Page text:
How Northland pharmacies are aiding vaccination efforts
Pharmacy students play a critical role in helping small pharmacies rise to the challenge.
The Thrifty White Pharmacy in Cloquet is one of about 20 Minnesota pharmacies participating in the first phase of the Federal Retail Pharmacy Program that launched Feb. 8.
Nat Willgohs, the pharmacy manager at the Cloquet Thrifty White, said that in the first week of appointments, which began Feb. 11, the pharmacy administered 300 Moderna shots.
"The appointments filled up almost instantly. It took a few hours and they were all full," Willgohs said.
The pharmacy is working on hiring nurses to help with the vaccine appointments so they don't affect the rest of its operations.
"Everything else keeps going even though we're doing all these shots," he said.
Due to a delay in the manufacturing process of the Moderna vaccine the pharmacy is anticipating weekly shipment of about 100 Pfizer-BioNTech for a couple weeks, Willgohs said. The pharmacy is planning to receive its next allocation on Monday, Feb. 22, and will administer those in the following two days.
Recent weather-related shipping delays have also stalled pharmacies from opening up more appointments.
In Minnesota, Walmart and Thrifty White pharmacies are participating in the first phase of the pharmacy pilot program to expand the ways in which people can get vaccinated. The pharmacies are all taking appointments online.
To find a list of all the places currently offering vaccines and to check for appointment availability visit the state of Minnesota's vaccine finder at mn.gov/covid19/vaccine/find-vaccine/locations/index.jsp . The appointments are open to anyone, regardless of whether or not they're a customer of the pharmacy.
Sarah Derr, executive director of the Minnesota Pharmacists Association, asks that people who don't have access to the internet or know how to navigate it have a family member or friend help. People should only call the pharmacy directly if they can't find any help.
"But realize that we are getting like 1,000 calls a day, which impedes on us getting vaccine out to people, impedes on us getting medications out to people."
Derr also asks that people not sign up for several waitlists.
The state's goal is for the number of pharmacies participating in the pilot program to soon reach 40. Eventually, Derr said, the state is hoping all pharmacies will offer vaccination appointments. There are 300 pharmacies in the state of Minnesota.
"Understand that we are waiting on allocation and we want to vaccinate," Derr said of pharmacies. "Know that we're doing the best we can. We just don't have enough vaccine to go around at this point."
Roughly 90% of people in the United States live within five miles of a pharmacy, making it a more convenient option for much of the country, Derr said.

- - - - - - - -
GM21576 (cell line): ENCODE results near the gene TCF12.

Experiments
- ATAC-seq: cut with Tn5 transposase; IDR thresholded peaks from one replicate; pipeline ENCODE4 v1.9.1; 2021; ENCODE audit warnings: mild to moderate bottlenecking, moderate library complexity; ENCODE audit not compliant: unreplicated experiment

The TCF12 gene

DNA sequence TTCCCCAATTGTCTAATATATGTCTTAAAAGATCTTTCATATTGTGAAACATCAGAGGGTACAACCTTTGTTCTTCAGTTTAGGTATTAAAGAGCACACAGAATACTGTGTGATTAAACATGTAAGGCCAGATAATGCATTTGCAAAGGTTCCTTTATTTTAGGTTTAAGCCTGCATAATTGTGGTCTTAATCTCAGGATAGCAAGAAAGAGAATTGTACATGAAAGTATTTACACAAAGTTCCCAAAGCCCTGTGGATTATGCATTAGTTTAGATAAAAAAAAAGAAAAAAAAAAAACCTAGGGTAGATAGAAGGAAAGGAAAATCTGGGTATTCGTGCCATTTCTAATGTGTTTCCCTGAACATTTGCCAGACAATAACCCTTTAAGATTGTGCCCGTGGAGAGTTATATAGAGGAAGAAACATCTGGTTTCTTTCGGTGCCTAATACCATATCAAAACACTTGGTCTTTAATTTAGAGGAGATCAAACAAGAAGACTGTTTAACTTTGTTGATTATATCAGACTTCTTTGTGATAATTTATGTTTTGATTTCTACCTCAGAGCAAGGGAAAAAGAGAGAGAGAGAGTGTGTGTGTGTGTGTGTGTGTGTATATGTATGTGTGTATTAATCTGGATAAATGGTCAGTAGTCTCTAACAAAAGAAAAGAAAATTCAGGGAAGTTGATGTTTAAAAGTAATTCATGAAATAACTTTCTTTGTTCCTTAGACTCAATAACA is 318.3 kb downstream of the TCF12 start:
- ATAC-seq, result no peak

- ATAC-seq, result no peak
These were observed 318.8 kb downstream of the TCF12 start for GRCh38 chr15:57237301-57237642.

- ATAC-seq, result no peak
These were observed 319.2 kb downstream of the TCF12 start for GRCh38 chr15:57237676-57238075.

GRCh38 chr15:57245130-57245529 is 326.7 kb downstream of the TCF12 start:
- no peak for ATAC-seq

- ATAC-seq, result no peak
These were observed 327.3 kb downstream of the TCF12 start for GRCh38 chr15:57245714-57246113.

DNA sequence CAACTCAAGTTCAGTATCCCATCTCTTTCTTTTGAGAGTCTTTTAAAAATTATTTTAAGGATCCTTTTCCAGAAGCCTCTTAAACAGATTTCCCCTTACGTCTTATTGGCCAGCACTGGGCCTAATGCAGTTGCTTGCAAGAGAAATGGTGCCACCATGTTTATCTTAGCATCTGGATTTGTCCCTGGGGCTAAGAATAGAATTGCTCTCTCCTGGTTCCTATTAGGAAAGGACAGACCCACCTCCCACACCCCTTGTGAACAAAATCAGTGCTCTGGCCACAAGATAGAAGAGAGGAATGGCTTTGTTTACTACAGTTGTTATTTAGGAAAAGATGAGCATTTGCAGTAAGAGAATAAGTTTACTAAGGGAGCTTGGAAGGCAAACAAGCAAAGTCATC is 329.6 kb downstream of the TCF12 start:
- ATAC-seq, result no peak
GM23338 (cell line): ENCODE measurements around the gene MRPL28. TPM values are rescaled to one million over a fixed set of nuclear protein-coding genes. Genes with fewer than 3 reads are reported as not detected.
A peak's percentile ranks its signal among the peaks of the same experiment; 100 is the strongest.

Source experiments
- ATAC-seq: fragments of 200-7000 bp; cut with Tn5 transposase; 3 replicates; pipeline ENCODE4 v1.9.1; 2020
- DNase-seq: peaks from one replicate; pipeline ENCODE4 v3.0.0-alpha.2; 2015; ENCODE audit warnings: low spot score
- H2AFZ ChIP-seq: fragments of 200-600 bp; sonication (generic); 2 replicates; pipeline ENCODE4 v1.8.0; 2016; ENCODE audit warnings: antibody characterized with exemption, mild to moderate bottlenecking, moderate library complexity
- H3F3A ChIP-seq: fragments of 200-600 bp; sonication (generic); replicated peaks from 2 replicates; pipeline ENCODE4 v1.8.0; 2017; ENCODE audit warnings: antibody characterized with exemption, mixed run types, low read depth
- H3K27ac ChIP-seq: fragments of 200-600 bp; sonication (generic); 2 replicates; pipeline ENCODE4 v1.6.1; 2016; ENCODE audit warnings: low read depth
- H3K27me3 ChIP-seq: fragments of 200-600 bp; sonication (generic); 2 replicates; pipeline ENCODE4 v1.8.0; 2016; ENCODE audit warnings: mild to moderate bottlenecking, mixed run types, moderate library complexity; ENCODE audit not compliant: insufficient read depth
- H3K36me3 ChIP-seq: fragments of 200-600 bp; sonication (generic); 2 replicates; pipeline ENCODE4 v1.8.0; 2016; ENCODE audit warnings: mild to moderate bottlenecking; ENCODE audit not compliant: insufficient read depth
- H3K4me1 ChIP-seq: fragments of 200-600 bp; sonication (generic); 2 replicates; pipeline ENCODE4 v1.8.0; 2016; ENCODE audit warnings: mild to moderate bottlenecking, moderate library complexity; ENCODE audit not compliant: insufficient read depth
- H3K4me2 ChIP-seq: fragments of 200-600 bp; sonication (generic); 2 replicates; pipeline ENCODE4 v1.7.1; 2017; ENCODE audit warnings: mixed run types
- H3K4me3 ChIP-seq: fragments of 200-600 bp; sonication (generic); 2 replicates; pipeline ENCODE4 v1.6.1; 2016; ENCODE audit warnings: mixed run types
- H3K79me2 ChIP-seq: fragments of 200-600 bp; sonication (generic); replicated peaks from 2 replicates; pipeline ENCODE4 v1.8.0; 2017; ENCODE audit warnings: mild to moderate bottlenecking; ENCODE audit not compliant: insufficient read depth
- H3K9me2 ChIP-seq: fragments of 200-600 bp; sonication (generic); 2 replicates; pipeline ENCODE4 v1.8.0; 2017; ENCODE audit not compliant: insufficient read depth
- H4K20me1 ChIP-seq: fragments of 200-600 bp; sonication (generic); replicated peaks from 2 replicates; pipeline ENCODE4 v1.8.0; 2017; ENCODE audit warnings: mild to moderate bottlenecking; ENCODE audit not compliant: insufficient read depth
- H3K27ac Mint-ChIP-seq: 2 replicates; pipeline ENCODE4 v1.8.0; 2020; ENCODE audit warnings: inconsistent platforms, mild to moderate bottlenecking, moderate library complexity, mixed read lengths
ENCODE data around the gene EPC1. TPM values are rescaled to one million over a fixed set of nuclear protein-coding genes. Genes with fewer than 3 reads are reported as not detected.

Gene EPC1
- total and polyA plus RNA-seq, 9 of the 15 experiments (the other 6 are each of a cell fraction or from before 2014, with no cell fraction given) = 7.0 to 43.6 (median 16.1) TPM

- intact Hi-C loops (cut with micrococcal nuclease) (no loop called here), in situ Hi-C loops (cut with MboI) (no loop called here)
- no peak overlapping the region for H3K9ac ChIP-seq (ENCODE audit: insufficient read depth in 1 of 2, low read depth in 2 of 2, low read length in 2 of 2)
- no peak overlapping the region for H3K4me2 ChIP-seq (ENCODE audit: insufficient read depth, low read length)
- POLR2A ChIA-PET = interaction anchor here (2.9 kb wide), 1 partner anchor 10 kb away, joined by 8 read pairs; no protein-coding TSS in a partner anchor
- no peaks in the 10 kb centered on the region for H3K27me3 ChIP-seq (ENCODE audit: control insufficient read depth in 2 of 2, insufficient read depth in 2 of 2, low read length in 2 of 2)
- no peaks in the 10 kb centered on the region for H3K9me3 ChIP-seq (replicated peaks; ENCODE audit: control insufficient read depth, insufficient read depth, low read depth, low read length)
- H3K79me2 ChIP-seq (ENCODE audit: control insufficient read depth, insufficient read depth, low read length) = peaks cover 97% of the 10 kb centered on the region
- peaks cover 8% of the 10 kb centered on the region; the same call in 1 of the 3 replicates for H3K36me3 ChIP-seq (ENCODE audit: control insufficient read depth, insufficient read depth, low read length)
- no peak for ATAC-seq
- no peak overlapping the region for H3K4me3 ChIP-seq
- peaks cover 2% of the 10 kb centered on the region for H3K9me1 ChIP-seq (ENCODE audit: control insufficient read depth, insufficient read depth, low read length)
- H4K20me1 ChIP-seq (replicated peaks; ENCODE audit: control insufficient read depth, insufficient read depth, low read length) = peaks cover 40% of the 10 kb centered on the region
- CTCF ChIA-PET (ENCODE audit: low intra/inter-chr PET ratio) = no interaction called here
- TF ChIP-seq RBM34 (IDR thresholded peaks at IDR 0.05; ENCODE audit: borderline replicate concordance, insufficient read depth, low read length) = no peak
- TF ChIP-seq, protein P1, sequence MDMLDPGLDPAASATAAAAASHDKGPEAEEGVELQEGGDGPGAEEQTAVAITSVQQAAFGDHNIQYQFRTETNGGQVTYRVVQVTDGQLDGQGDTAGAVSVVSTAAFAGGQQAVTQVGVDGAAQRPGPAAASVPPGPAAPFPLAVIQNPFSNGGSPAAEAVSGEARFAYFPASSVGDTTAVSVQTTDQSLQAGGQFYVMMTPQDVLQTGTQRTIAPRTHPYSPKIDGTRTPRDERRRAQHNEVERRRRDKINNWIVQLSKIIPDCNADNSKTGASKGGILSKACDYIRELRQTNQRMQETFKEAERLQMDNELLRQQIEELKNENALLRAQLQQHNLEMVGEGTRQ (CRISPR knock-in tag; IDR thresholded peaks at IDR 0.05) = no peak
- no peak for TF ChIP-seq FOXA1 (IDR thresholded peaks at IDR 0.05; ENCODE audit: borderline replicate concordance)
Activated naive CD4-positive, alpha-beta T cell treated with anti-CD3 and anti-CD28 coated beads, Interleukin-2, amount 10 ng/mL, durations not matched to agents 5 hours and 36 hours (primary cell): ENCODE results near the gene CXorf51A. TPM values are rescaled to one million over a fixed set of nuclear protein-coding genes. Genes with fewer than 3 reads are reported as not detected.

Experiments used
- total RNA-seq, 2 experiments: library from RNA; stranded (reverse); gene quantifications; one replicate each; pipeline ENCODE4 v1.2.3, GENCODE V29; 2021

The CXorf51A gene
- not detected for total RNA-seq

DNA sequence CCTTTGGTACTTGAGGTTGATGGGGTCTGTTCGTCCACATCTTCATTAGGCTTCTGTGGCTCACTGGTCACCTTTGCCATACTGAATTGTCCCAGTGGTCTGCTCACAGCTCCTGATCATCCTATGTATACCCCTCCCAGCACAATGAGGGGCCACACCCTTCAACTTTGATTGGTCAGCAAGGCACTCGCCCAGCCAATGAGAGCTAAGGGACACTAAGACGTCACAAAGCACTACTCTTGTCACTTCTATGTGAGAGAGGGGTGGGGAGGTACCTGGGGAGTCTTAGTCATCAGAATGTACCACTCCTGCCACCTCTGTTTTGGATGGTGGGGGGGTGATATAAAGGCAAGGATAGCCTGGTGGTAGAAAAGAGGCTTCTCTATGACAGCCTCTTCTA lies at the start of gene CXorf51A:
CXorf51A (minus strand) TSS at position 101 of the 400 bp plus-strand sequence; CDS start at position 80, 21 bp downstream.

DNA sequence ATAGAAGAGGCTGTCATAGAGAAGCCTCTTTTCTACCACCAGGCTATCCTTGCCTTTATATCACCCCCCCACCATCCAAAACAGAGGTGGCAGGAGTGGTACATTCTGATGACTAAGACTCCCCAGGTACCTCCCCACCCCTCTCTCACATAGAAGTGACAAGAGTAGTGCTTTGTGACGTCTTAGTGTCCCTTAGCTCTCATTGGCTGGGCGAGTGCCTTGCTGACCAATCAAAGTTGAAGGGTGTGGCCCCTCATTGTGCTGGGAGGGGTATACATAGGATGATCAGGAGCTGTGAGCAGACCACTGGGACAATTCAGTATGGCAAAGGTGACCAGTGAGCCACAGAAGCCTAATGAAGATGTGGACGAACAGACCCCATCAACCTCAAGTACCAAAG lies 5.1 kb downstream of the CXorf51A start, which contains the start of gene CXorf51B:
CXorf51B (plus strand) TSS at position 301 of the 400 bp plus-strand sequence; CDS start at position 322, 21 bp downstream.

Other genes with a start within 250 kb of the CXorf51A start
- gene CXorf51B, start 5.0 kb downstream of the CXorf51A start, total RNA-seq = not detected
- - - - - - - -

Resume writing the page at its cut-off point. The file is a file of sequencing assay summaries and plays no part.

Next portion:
The University of Minnesota College of Pharmacy, which is the only pharmacy school in Minnesota, has been aiding in the vaccine rollout in whatever way they can, said Grant Anderson, a professor in the pharmacy school on the Duluth campus.
That includes pharmacy students helping with vaccinations as well as faculty and students educating and addressing the different barriers presented during the vaccine rollout, such as who's being left behind and why.
"The ability to register to become vaccinated relies on the internet," Anderson said. "And many of these folks don't use the internet. Many of these folks don't have cellphones. They rely on landlines, they rely on personal communication."
"If you have the means, if you can drive, have a car, you have internet, you're savvy to it, you have good health care, you're old, you're likely to get vaccinated. You're going to be able to manage the system," he said.
Public health, health care and pharmacies are aware of this problem and working "tremendously" hard to come up with answers, Anderson said, adding that it's going to be difficult and require Congress to pass legislation to pay for it.
Any U of M pharmacy student who has completed their second year in the program is trained to vaccinate and help in the efforts. Helping in vaccination efforts isn't anything new for pharmacy students, said Tim Stratton, also a professor in the U of M College of Pharmacy, Duluth campus.
This year, however, he had students contacting him in June asking how they could help.
"Now it's show time," Stratton said. "Here in the first two weeks of February we've had students go as far south as Rochester to help. They've been out to Brainerd. … Many times the students have 48 hours notice which makes it really challenging but our student leaders have been incredible at recruiting students on very short notice."
Student help is critical as pharmacies rise to the challenge of vaccinating the public with limited staff who also have to keep the rest of the pharmacy operation going. Stratton, who's licensed as a pharmacist in four states, says he's getting requests from people in the other states to come back and help.
Many hospital and clinic pharmacists, like Tawny Olson at St. Luke's in Duluth, are working outside their normal jobs to help vaccinate.
On top of a 40-hour work week Olson said she spends between 10-20 hours administering vaccines at the St. Luke's vaccine clinic.
"I do it because it brings me hope," Olson said. "Just being able to participate in the vaccination efforts, it's an honor to me."